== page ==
These twenty-nine stories, including all new works from New York Times bestselling authors Joyce Carol Oates, Alice Hoffman, Seanan McGuire, and Paul Tremblay, span from the traditional to the eclectic, from the mainstream to the literary, from pure fantasy to the bizarrely supernatural.
... an absolute behemoth of an anthology, with all pieces minus three reprints original to the book ... The sheer volume of work Datlow has collected in Echoes fills out the nooks and crannies of the theme with gusto ... allows the reader to compare and contrast expectations of genre as well as the shapes the ghost stories take given those expectations, which is especially fun when they’re all tucked next to each other. The stories are also individually of a high caliber, surprisingly varied though most of their narrative arcs bear certain similarities in tone and structure. Datlow delivers a compelling and satisfying collection of pieces that are either doing something new or doing the old thing just right ... a balanced book as a whole, though, and remains readable throughout its hefty length, never growing stale or repetitive despite the shared theme. While I wouldn’t recommend making a go at reading the entire thing at once, it maintains its tension through uninterrupted stretches of reading, buoyed along through Datlow’s skilled editorial arrangement to keep the pacing and approaches variable. As a fan of ghost stories I was immensely satisfied by the big tome, and I’d recommend it for anyone else who wants to curl up around a spooky yarn—some of which are provocative, some of which are straightforward, all of which fit together well.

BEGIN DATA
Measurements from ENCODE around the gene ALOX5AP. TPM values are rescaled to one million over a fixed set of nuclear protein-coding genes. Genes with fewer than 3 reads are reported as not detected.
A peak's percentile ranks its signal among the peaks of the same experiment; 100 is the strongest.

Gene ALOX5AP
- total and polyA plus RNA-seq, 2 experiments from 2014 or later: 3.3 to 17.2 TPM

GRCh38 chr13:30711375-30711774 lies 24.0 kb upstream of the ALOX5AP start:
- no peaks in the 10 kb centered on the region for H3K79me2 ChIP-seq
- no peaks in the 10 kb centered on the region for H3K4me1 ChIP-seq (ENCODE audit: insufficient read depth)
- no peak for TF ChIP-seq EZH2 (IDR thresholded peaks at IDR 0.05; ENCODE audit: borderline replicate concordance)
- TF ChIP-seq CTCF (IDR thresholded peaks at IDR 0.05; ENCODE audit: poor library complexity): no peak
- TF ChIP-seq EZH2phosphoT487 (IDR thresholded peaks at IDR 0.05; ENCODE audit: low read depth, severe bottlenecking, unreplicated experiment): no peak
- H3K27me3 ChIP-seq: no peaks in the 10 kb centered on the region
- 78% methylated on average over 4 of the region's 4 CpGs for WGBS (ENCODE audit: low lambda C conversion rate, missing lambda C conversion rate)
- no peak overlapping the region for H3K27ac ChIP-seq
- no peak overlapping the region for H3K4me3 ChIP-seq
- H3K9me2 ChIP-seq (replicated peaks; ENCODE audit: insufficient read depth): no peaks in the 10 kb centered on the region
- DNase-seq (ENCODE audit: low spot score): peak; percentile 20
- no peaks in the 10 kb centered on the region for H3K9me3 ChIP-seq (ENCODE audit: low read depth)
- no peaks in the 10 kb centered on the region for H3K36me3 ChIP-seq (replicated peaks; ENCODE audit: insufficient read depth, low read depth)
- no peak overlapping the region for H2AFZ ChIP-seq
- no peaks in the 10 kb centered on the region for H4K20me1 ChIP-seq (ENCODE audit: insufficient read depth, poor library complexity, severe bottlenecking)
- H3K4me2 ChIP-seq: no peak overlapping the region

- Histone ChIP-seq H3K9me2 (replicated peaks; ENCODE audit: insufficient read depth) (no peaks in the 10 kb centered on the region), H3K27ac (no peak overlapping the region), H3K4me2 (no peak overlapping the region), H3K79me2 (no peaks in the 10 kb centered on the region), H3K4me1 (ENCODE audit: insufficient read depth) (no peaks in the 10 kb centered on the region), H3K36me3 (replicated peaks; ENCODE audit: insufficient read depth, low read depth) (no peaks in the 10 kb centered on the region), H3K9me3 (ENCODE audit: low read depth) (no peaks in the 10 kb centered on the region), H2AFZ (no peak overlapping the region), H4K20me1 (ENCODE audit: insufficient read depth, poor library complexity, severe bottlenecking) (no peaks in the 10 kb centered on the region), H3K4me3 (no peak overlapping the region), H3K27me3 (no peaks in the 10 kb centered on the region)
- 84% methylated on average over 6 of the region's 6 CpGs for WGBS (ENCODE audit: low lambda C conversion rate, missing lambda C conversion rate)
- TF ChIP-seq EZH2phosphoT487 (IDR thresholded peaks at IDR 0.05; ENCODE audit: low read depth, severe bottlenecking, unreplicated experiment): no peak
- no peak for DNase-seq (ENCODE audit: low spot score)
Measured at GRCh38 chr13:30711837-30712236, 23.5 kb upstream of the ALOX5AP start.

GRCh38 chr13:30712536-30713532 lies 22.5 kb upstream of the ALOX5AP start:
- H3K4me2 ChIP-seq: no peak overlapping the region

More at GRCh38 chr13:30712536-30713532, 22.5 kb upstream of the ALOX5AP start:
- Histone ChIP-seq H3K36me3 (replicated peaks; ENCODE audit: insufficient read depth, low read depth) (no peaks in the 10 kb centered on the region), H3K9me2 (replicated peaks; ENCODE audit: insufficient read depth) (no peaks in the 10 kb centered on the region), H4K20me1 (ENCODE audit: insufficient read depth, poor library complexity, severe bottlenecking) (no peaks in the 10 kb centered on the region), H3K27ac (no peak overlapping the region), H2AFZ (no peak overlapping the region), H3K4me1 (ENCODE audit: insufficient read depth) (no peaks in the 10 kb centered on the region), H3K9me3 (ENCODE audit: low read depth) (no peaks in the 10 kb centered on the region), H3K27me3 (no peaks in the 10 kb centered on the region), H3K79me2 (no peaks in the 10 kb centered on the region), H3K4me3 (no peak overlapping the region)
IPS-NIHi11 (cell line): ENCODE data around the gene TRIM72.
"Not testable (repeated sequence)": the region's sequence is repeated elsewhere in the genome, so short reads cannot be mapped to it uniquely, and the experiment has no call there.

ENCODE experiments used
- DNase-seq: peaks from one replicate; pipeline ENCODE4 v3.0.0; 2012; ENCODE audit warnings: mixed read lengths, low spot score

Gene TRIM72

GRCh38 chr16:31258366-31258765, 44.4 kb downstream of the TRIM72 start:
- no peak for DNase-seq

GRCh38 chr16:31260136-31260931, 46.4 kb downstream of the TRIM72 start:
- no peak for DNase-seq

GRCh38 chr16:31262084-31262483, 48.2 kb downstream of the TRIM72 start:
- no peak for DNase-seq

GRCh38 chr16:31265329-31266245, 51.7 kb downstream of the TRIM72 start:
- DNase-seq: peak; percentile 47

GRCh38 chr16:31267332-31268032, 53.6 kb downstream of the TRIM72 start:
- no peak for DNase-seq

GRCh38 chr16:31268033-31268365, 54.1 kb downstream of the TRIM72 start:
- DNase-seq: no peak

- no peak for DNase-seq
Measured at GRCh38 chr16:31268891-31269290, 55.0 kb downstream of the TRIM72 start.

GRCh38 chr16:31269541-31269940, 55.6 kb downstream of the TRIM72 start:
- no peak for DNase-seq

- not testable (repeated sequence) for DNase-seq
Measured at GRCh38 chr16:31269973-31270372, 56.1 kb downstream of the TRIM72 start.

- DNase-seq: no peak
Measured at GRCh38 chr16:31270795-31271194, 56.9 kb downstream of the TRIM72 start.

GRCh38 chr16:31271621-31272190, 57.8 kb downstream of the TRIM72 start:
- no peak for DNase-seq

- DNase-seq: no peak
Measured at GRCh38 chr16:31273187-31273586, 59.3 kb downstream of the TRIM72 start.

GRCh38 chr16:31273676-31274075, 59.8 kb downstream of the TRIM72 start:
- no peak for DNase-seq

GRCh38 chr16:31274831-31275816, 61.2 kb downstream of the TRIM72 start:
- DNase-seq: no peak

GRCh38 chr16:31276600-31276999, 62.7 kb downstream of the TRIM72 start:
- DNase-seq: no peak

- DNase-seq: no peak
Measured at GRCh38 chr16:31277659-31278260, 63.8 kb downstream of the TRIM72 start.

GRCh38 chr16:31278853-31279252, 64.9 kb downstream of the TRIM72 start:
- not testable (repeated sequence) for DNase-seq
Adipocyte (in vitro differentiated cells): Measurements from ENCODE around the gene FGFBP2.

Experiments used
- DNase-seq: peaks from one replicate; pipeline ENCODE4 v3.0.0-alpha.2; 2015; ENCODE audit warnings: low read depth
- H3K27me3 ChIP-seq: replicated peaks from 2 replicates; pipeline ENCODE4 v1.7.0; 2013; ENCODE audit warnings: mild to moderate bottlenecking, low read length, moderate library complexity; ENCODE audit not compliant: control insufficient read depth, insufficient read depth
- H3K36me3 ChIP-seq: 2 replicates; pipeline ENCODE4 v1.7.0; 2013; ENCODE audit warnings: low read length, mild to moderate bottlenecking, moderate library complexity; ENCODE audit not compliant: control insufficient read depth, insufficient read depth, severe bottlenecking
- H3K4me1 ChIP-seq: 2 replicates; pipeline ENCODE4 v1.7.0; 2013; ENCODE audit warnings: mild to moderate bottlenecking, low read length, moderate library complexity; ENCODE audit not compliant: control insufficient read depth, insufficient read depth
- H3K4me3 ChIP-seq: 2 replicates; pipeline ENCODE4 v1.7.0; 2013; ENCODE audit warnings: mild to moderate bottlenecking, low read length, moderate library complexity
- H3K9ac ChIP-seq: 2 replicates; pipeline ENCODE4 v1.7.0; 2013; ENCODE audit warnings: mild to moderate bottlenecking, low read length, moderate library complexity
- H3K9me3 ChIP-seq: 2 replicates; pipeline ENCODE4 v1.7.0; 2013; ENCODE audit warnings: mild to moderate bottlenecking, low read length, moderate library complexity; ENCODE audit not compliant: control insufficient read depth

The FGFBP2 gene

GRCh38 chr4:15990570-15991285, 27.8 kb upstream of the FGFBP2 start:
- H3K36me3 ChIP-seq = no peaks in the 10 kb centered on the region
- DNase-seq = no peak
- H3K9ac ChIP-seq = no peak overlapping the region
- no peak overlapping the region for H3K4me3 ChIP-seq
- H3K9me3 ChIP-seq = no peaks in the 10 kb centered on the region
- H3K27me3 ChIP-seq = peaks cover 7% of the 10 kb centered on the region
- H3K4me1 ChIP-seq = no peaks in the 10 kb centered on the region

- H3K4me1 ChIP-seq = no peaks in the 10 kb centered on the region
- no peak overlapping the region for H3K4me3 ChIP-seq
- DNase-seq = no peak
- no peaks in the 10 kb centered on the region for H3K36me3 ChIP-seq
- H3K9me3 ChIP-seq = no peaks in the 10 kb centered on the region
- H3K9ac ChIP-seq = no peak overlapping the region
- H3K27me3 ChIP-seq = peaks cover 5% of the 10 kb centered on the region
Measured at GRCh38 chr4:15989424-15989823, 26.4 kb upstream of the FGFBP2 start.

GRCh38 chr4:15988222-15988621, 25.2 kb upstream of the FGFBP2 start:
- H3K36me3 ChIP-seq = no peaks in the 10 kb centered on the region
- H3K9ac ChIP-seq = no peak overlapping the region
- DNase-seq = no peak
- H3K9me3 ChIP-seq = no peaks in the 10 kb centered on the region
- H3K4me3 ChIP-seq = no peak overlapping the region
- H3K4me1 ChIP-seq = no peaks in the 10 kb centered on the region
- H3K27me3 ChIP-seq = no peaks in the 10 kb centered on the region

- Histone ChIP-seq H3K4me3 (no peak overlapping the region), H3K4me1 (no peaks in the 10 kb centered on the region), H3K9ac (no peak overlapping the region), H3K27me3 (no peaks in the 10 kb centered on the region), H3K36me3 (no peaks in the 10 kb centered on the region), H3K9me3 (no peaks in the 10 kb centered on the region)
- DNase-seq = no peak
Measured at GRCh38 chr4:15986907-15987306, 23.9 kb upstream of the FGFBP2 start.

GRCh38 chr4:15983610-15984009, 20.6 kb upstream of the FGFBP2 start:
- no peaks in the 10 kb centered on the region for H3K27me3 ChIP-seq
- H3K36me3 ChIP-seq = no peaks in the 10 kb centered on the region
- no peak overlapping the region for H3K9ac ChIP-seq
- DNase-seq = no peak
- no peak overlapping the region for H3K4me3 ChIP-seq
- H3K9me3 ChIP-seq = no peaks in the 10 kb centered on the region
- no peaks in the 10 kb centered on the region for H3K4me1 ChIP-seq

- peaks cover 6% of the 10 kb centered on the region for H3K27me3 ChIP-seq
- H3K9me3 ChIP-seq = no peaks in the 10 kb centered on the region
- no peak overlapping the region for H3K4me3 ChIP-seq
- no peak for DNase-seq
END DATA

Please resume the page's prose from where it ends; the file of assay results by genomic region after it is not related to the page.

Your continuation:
... [a] stellar collection ... The diverse contents show a respect for the rich and long tradition of ghost storytelling that does not simply rehash old tales. Instead, these twenty-first-century ghost stories are as complicated and varied as our times. Tales that terrorize sit next to stories that creep; slow-burn atmospheric pieces can be found beside tales that are in-your-face from the very first sentence. This volume impressively presents today’s horror through its most visceral and universal trope, thought-provoking tales about death and beyond. Fans of ghost stories from throughout history will haunt your library looking for a copy, especially those who like their modern iterations found in novels like Slade House by David Mitchell (2015) and novellas like The Grownup (2015) by Gillian Flynn and Mapping the Interior (2017) by Stephen Graham Jones.